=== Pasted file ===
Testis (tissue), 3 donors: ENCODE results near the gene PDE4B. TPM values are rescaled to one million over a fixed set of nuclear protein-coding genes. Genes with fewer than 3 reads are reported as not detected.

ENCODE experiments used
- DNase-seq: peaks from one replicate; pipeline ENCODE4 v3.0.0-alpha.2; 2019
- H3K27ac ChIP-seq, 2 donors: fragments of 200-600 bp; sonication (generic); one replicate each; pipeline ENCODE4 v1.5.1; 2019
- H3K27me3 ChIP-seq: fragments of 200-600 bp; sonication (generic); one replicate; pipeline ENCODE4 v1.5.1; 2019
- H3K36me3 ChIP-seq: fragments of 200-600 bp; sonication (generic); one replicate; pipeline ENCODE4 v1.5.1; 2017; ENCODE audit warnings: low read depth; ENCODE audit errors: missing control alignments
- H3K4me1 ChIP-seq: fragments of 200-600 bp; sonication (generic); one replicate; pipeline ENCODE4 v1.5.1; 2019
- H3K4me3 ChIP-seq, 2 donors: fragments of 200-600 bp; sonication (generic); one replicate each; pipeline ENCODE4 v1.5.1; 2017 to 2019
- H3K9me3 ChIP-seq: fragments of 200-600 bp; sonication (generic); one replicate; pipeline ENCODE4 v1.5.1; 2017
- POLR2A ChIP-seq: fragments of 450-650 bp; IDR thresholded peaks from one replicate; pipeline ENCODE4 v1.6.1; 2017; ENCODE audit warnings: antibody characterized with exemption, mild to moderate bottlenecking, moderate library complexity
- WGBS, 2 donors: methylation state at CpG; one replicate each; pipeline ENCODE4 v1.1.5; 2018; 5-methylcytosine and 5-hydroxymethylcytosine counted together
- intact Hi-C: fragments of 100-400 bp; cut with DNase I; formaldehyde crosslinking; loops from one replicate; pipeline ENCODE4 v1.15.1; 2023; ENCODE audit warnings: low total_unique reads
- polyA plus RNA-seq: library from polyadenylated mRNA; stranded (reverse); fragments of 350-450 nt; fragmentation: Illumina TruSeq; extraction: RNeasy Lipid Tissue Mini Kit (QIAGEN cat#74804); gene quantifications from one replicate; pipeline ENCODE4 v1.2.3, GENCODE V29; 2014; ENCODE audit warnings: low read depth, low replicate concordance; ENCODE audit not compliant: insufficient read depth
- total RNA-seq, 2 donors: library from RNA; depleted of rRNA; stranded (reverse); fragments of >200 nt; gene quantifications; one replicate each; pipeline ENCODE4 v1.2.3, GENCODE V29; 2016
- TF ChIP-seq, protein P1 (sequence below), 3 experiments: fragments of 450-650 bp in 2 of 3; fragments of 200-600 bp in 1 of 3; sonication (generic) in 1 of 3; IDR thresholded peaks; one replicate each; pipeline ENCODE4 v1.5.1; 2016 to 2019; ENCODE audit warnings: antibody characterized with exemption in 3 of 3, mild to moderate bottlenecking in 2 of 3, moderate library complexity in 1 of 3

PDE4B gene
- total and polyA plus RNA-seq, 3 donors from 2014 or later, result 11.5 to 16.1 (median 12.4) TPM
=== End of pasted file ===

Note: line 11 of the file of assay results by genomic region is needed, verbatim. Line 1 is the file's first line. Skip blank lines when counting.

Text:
- WGBS, 2 donors: methylation state at CpG; one replicate each; pipeline ENCODE4 v1.1.5; 2018; 5-methylcytosine and 5-hydroxymethylcytosine counted together